The Gunners dominated during the 2-1 win over Boro but were unable to find any real fluency, though that was expected given that the 3-4-3 was trained to be used in the “unlikely” event of a fuck up. Wenger probably didn’t expect it to be fucked up this bad.
In any case, he said went with this system against Middlesbrough because the team had been having trouble recently with “long, direct balls”, and that he had also expected the home side to use two strikers. Against Crystal Palace the week before, where they lost 3-0, that was particularly a problem as they were easily overloaded following the long ball and the knock-down from the striker with the two wingers coming in to join the attack.
For the first goal, both Wilfred Zaha and Andros Townsend tucked in, and after Christian Benteke won the initial header, they both combined for the goal. Here, with the 3-4-3, there would theoretically be enough men around the second-ball should the target-man win it first to avoid a repeat of that same goal. Arsenal did concede against Middlesbrough, and it came from another header, though it seems a little harsh to attach any blame to Laurent Koscielny in particular because the cross was so good.
In any case, that Arsene Wenger admitted that the decision to switch to a 3-4-3 was a defensive move – which somewhat goes against the grain of why other coaches have adopted the system this season. When the back three initially came back into favour it was used mainly as a reactive measure, as a counter-attacking force.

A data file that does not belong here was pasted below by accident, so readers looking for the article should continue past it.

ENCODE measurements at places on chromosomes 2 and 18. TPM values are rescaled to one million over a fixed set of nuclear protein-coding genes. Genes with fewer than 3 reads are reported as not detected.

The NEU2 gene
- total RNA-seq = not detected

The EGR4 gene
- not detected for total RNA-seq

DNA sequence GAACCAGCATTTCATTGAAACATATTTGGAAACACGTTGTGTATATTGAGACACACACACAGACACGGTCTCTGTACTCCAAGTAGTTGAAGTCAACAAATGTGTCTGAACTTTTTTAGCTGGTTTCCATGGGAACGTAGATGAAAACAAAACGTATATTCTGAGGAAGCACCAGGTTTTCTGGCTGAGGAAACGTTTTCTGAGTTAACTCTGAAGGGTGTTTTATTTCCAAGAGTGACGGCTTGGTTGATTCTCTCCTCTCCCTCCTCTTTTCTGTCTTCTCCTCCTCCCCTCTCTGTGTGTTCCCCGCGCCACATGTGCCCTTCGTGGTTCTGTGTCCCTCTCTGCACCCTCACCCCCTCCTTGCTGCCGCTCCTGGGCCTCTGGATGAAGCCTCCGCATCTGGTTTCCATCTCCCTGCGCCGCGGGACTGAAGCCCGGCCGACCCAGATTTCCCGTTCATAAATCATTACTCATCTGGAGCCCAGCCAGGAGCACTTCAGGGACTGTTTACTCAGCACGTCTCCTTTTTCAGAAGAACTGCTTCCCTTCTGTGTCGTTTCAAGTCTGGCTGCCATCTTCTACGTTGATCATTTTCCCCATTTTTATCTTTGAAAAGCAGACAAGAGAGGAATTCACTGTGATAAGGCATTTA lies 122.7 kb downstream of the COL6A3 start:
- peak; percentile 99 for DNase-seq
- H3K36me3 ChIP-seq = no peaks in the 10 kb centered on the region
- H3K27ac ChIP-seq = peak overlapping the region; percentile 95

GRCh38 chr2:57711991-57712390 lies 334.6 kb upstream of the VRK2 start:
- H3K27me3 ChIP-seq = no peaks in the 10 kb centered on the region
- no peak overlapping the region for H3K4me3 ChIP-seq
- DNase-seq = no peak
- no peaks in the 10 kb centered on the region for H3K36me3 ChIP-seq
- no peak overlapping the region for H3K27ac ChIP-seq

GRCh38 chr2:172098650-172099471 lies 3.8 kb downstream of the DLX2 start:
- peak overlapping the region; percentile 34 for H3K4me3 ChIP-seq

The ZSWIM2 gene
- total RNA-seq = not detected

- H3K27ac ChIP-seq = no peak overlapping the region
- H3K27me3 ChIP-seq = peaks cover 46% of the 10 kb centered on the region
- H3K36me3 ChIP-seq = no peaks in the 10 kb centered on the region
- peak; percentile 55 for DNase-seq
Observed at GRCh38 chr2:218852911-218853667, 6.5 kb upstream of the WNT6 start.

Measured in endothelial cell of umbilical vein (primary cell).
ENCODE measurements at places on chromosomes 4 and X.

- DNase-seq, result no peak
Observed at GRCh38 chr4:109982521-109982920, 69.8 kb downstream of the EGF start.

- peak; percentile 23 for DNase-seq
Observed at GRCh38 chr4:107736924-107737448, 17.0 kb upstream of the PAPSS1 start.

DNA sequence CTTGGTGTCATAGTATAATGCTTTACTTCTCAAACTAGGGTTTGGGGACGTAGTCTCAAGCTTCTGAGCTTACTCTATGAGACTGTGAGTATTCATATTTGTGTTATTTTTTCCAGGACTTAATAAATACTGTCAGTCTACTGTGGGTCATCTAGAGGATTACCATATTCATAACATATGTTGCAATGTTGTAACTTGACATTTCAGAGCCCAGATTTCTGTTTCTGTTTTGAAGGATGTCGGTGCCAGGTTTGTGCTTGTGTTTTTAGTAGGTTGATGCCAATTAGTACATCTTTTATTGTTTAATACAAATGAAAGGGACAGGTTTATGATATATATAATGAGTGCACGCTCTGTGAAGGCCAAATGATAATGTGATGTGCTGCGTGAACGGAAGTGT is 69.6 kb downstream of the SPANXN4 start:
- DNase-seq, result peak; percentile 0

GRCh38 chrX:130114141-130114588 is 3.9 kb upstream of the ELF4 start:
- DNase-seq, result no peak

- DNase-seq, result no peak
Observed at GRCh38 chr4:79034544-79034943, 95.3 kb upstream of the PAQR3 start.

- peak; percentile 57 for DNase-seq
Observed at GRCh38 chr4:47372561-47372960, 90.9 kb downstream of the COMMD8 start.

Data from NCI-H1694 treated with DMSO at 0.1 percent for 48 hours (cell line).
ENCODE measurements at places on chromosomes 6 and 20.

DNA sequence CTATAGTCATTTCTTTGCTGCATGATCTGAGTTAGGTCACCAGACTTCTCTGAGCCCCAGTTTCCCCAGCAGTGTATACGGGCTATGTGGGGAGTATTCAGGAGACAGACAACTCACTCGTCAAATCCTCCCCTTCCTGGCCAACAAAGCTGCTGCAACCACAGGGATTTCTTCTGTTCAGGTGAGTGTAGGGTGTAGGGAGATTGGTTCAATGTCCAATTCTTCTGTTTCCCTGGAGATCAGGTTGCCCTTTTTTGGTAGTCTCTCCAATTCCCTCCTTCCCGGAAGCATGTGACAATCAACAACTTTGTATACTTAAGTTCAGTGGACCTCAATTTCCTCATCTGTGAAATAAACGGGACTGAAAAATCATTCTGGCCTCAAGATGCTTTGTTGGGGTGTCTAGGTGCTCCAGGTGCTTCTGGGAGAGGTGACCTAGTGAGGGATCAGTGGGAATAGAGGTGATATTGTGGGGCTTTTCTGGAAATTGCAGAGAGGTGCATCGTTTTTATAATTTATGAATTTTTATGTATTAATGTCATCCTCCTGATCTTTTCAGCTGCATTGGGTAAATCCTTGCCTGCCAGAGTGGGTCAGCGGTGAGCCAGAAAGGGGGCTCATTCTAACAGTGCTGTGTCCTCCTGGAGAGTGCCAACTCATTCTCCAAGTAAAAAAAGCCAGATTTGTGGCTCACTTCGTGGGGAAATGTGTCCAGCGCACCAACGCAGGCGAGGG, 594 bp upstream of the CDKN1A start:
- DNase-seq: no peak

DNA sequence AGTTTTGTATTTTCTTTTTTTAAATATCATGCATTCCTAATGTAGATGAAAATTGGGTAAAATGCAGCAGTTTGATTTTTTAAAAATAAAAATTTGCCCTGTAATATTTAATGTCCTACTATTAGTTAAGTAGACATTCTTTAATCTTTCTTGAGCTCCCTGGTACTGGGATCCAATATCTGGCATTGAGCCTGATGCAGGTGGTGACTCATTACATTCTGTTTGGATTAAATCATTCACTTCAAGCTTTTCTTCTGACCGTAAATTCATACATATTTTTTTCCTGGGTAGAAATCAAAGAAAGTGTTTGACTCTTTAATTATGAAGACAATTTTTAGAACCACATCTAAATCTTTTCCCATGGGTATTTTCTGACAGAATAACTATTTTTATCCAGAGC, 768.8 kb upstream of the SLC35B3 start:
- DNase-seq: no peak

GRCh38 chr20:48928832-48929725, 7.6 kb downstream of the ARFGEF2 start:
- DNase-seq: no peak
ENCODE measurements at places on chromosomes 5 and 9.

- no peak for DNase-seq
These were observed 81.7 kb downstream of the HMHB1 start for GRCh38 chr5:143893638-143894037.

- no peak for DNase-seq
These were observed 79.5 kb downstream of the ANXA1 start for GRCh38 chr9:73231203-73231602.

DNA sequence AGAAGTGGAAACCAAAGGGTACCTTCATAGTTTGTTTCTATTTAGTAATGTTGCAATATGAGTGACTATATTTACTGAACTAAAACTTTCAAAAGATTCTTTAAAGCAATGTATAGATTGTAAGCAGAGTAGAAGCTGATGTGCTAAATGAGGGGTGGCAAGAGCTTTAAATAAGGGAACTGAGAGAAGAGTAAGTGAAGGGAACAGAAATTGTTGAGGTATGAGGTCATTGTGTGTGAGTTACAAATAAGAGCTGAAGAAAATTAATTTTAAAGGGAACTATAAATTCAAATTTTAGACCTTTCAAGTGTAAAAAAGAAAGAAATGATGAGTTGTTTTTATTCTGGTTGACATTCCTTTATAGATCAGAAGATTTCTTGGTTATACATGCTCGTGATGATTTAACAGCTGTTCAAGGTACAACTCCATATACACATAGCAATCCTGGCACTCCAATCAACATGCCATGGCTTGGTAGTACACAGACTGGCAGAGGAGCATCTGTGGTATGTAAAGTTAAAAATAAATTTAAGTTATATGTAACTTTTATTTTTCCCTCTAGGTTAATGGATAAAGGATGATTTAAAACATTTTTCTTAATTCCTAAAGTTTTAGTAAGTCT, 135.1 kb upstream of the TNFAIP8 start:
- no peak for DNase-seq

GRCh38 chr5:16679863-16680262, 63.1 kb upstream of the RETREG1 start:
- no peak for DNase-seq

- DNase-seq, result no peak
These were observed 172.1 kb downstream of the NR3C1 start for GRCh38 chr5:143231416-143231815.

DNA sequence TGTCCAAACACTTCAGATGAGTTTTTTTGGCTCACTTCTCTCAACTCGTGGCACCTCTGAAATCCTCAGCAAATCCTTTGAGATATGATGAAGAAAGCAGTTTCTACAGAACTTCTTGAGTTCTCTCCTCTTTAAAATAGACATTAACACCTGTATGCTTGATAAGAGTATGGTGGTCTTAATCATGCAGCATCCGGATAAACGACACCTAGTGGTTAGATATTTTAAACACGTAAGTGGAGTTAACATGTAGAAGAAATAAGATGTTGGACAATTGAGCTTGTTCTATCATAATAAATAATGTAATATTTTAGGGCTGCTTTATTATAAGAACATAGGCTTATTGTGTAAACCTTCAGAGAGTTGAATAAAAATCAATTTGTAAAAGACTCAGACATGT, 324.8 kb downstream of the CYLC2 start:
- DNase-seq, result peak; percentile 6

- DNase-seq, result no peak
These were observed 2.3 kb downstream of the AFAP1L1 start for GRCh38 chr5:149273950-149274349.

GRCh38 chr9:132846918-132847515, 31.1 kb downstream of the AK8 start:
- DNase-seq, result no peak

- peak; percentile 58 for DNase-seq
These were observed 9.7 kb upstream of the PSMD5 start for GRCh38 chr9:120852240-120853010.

Napoli’s 3-4-3 was the chief exponent of that. Later it was another way of fitting two strikers into the starting eleven without ceding the midfield advantage, though invariably it meant surrendering the flanks. Arsenal in particular, tended to have lots of joy against teams who adopted the 3-5-2 system because it allowed them to move the ball relatively easily from side-to-side.
Now though, to use a back three can be seen as an attacking move because of the flexibility it provides teams when they go forward, and the 3-4-3 offers the best arrangement. In simple terms, the rise of the formation could boil down to the way it’s essentially a 4-3-3 system but in the attacking phase. That is to say when most possession-based sides build from the back, they tend to drop a midfielder into the backline anyway and push their wing-backs forward, whilst the wingers tuck in, which in effect, becomes a 3-4-3.
However, many teams tried to copy this “Barcelona” style but found it was really difficult to master, and they tended to build instead, without the pivote and two midfielders ahead, but with two holding midfielders and a number 10 ahead. It’s not the optimal way of building from the back but it provided a certain pragmatism which meant that for a long time, the 4-2-3-1 was default formation for most coaches. That placed increased importance on the centre-backs to be able play out and you can see, as a result of this increased focus on technicality, why it’s more viable now for clubs to use three centre-halves because they all can pass.